Had I thought hard about it, I might have suspected that I was classic ADHD. But since I was able to make a career out of my short attention span, I decided not to worry too much about it. Plus, I was able to sustain interest in my husband long enough to marry him and stay interested in my kids long enough to remember to feed them everyday. So as far as I was concerned, it was all good.
But then I got a book deal. Not only got it, but actively pursued it, which would seem like a strange objective for someone with long term commitment issues. Surprisingly, after a lifetime of changing gears often, I suddenly had a need to do something bigger and more involved. Had I been smart, I would have tried something simpler first, like a major home renovation or solving the debt crisis. But instead I decided to write a book.
Sadly, I was never one of those disciplined writers who sat down at a specific time of day to write. I usually waited for an idea to hit me, which typically happened at the most inopportune times such as when I was in the shower, or driving, or sleeping. Not knowing when I would get these flashes of inspiration, I tried to stay about 3 weeks ahead on my deadlines, just in case I went through a dry spell or one of the kids got sick, or worse yet, the coffee machine broke.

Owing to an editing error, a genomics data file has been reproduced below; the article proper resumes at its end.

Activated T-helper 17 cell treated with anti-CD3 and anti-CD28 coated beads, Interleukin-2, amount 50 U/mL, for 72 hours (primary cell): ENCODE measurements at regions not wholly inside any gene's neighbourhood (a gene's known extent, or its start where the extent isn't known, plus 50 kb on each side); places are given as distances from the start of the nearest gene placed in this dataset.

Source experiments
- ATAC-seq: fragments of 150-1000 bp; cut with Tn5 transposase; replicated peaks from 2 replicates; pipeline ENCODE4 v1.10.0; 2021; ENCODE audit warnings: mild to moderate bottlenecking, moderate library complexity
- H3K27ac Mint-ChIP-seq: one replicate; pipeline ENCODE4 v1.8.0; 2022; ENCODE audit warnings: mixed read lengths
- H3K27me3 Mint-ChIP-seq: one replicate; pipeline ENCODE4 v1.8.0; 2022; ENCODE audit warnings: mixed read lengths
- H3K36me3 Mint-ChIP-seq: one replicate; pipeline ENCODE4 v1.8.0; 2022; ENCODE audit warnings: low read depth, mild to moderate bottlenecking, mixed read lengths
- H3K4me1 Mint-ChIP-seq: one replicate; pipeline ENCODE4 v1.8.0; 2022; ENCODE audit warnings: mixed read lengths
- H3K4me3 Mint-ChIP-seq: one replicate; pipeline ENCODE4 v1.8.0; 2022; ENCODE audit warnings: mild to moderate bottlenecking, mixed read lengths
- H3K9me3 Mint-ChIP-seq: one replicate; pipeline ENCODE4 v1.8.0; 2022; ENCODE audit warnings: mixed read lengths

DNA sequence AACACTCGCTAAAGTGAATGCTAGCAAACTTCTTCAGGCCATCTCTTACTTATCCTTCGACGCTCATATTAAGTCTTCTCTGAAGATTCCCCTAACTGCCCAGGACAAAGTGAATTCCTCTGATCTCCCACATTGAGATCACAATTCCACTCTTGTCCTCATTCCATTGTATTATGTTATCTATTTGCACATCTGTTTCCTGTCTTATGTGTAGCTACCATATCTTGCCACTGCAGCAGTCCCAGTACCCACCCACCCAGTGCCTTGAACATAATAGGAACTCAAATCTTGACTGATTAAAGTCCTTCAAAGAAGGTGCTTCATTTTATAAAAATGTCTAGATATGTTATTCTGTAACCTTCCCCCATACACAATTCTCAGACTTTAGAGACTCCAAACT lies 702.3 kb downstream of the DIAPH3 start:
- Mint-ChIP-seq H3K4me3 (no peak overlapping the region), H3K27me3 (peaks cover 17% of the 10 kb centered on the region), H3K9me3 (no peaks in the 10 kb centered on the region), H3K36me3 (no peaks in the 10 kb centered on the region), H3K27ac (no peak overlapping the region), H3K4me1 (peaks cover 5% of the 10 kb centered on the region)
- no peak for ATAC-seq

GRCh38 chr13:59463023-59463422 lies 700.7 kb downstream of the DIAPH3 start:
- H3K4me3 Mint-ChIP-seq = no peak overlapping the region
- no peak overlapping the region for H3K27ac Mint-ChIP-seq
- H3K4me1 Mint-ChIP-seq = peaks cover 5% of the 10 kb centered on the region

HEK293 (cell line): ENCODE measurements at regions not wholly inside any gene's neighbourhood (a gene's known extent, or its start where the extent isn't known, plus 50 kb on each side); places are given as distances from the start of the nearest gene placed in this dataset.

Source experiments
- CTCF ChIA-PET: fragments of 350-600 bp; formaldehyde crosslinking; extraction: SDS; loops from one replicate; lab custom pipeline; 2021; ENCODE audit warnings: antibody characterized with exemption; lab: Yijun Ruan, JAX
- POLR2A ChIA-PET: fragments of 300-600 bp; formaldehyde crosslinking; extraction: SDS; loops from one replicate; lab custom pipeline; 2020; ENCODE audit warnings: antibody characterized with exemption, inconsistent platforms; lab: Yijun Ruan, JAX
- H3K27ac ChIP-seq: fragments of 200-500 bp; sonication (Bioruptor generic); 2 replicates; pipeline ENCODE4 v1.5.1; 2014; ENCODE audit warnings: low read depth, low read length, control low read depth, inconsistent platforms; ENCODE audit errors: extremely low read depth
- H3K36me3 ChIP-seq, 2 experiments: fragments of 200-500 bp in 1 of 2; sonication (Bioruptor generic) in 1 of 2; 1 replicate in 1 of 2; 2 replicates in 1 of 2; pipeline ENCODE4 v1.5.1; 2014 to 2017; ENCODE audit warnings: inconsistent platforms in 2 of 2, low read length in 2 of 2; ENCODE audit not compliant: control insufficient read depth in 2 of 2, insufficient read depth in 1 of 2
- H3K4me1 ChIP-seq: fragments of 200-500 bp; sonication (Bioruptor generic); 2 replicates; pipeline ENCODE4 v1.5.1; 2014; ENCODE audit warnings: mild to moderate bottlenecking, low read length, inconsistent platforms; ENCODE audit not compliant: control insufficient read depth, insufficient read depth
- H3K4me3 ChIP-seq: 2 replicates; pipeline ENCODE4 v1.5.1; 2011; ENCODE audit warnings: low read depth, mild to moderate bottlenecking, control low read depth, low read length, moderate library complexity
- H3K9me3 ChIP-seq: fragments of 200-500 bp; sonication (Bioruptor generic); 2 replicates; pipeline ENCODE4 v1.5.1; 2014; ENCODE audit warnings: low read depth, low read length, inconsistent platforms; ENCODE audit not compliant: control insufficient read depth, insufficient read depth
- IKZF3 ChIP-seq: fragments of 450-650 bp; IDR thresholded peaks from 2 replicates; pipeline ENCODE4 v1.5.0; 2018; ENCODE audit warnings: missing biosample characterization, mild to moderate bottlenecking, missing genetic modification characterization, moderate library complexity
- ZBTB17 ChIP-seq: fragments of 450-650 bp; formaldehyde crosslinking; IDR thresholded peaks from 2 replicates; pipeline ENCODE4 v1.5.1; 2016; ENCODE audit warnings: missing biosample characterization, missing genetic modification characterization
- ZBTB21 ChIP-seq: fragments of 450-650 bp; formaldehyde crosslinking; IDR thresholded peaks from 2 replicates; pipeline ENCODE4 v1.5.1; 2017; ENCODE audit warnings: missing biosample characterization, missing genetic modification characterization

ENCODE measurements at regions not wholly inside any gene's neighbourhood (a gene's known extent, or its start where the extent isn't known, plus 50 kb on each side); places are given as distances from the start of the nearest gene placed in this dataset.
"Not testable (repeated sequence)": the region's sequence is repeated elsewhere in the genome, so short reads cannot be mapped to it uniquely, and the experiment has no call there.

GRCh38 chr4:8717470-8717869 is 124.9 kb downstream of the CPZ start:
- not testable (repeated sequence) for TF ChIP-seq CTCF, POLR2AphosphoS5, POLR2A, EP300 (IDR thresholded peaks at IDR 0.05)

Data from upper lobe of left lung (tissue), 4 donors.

This worked well for my weekly 550-word column. But when I suddenly had a 60,000-word commitment hanging over my head, I realized I was going to have to do things differently. Or at the very least, get a spare coffee machine.
Since I knew I was really going to have to get my head into the book for a prolonged period of time, I figured the best thing to do was clear my plate of all my other writing obligations This meant writing three months of columns and blog posts ahead of time. If this doesn’t sound daunting on paper, just realize that equaled one column and three blogs for 12 weeks, or 12 columns and 36 blog posts of original, funny, inspired content. Ha!
The good news was, doing all this short format writing in a compressed time period was actually the perfect way for me to build up my creative muscle. So by the time I was ready to sit down and write the book, 60,000 words didn’t seem quite so scary anymore.
Miraculously, I did, in fact, get it done in three months.
And I only forgot to feed the kids once.
Tracy Beckerman writes the syndicated humor column “Lost in Suburbia,” which is carried by over 400 newspapers nationally. She is the author of the book, “Lost in Suburbia: A Momoir. How I got pregnant, lost myself, and got my cool back in the New Jersey Suburbs.” (2013, Perigee).